Friday, November 20, 2009

Hong Kong Fast Food (Updated)

This is the first in a series of food journeys from my Hong Kong trip, so hope you'll keep coming back for more. If you've been to Hong Kong, I'd love to hear about your experiences.

I found it very amusing how American fast food companies adapt their food to suit the Chinese culture. Here's Circle K featuring a Chinese menu:

Big bamboo steamers full of dim sum were constantly replenished. She's scooping noodles for a lunch order, notice her wearing a mask. Hygiene is quite strict in some places especially public transport. Broadcasts warning people to wear a mask and not touch your eyes. I even saw a few women's masks with bows and designs to make them more personal and interesting?

The Lunch Menu is in the left corner of the window.
Always wondered why food courts don't offer dim sum as an option. It's perfect portions for snacking and come in small bites. Many buns have meat and veggies in them so it's a meal. I've noticed their one dish meals have a lot more rice with very little protein. It's not proportioned like before. Guess economy has something to do with it.

Lotus Leaf with steamed rice is a favorite of my husband's, good ones have Chinese mushrooms, very fatty pork, Chinese sausage and yellow soy beans (HK $15 is about US $2.20!).

They even offer fish and meat balls.

Right next door, the stall offered Meatballs in sauce in two large stainless steel vats

and Low Mein (fried noodles) over a steamer of hot water.

This is the closest thing to Fast Food. Most often, at food courts, the food is cooked fresh when you order it! Since it's fried in a big wok over very high heat, it only takes a few minutes. So, it just shows that once you have your food prepped, it's a matter of minutes for the fry and your meal is ready!

We can accomplish the same thing in our home with a smaller, lightweight, cast iron wok over a 12,000 (previously had mistakenly said it was 20,000!, must have been jetlag, sorry) btu portable butane gas stove which can sit on top of your electric glass or coil top. Easy, convenient and practical. This is my personal setup at home.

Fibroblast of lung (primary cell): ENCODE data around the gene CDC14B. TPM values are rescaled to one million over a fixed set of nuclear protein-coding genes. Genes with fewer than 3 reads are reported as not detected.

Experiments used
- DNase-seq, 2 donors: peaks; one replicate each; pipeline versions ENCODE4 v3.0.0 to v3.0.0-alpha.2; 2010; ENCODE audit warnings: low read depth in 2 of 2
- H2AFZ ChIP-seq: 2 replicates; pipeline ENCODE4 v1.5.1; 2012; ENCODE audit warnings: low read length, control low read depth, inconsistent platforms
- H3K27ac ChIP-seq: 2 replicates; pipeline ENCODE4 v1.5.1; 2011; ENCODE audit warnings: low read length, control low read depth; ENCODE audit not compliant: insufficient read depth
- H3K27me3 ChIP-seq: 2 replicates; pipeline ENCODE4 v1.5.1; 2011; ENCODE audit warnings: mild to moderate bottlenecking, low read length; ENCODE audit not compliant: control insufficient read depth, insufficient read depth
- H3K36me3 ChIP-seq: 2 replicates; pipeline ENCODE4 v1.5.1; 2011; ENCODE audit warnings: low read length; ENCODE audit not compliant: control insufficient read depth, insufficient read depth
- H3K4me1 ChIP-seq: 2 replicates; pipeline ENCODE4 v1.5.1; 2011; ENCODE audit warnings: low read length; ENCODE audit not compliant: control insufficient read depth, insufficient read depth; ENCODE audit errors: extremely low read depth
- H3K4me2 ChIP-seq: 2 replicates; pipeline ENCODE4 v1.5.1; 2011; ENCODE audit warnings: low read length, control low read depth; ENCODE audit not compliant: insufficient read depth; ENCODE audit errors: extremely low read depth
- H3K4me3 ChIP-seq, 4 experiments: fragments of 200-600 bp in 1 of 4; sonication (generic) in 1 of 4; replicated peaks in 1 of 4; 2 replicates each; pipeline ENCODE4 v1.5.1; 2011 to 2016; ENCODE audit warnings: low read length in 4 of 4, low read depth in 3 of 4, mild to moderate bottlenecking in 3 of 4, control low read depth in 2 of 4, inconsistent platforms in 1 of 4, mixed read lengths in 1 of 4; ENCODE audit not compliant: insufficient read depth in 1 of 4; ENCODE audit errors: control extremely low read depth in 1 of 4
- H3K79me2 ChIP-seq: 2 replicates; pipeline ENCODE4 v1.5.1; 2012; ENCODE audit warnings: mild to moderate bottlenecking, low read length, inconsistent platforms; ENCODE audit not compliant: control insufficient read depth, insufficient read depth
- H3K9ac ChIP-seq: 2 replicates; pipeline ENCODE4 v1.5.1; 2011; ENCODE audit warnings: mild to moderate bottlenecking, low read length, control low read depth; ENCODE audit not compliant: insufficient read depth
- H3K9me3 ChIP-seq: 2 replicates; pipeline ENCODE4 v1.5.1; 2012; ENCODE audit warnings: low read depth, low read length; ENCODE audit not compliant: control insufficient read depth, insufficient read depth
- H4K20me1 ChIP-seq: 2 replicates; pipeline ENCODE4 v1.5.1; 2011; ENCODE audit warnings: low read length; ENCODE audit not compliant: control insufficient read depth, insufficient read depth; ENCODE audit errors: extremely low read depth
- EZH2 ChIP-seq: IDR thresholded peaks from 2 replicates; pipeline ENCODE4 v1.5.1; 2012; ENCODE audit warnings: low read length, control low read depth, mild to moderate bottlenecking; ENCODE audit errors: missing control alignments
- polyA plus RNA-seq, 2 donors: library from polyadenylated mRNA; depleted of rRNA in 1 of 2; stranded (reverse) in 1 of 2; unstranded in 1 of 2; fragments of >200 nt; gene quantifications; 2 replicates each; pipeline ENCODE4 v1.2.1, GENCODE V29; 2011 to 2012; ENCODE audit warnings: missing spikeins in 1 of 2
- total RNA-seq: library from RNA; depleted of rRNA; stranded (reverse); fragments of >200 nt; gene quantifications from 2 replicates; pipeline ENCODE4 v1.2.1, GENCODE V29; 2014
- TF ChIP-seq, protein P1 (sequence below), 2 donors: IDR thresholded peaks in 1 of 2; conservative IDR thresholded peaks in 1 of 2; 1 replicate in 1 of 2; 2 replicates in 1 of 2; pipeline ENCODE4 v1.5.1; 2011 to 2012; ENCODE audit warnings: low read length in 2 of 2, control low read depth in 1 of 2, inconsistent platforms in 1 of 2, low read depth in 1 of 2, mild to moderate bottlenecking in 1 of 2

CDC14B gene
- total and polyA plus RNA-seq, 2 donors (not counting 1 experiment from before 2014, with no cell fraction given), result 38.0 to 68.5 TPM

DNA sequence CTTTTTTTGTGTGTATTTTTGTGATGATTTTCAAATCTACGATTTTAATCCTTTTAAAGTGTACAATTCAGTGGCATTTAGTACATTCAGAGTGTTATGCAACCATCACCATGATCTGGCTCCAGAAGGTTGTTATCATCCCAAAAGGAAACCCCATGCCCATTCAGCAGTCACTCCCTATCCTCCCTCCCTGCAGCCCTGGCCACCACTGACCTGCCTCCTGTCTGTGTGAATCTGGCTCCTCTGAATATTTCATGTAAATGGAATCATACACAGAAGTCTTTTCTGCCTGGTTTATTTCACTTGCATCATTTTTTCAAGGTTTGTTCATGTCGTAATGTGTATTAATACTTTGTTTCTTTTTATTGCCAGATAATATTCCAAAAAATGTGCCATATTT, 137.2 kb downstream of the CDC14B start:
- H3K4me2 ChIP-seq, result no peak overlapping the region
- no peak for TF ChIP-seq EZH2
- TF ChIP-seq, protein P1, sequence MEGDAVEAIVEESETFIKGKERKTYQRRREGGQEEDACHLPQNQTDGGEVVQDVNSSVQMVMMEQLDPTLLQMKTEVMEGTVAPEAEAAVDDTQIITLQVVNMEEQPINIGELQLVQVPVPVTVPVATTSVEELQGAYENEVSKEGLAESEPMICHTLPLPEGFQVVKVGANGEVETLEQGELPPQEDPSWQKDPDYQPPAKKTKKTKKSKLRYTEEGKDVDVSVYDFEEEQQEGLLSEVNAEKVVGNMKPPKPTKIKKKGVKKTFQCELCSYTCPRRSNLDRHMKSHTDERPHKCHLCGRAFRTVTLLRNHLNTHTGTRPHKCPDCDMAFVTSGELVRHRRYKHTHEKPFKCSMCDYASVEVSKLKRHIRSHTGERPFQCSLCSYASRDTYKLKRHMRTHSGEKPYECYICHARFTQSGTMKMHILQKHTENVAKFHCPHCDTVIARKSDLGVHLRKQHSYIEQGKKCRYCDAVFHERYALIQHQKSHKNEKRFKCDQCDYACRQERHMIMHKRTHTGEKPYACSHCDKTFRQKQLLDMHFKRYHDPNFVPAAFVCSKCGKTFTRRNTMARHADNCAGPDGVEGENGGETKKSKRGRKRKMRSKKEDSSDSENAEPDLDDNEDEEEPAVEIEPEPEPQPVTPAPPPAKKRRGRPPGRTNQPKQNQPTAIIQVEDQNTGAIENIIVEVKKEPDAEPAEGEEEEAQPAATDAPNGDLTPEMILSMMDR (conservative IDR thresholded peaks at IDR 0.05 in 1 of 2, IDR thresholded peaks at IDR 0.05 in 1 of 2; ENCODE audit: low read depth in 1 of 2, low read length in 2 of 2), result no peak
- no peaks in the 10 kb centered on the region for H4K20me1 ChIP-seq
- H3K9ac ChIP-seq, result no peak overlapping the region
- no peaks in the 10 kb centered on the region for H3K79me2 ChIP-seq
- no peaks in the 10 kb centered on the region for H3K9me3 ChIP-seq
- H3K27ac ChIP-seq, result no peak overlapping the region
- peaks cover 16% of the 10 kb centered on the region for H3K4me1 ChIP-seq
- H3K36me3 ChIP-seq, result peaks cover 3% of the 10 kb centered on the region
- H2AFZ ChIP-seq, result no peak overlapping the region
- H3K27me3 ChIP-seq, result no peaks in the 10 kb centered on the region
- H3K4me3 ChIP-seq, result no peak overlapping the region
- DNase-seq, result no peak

Love to hear any stories of your food experiences in Hong Kong!


  1. I've never been to a K Circle. But your comments about American food chains adapt to Chinese culture - the McDonald's in Taiwan do stuff like Rice Burger and etc, basically rolled in rice instead of buns - a variation of Sushi perhpas! They also do deseserts that suit the locals. I think some of them also use sweet potato instead of potato as an option.

  2. Thanks for sharing your Taiwan experience Katy. I think it makes good business sense to make locals happy.

  3. You mentioned a 20,000 btu butane stove. My husband is buying me the one on your site for Christmas! But, that one is only 10,000 btu. Is there a new version? I know it's all about the btus so, what should he do? I'm like a little kid this year. I can't wait for Santa to come. I really, really was a good girl and I want my wok star kit and my honkin' butane stove!

    Cape Cod Momma

  4. Hi Marilyn, love to hear you're ready to be a Wok Star and you've been a good girl! Wow, you're very observant. You're absolutely RIGHT, Iwatani swapped out the 10,000 for a 20,000! Serious heat. Need to change my website to reflect this, thnx for reminder. How did you hear about me?

  5. Marilyn, I must have had jet lag when I wrote the stove was a 20,000 btu, it's 12,000! I just made the change in the post. Sorry if I mislead you. It's STILL powerful because the heat is focused in the center (perfect for 15" wok) vs the wide burner on most residential stoves. Plus there's a limitation on how much "oompf" you can get from the gas company. Many noticed my small stove cranks up better than their expensive 17,000 btu stove!


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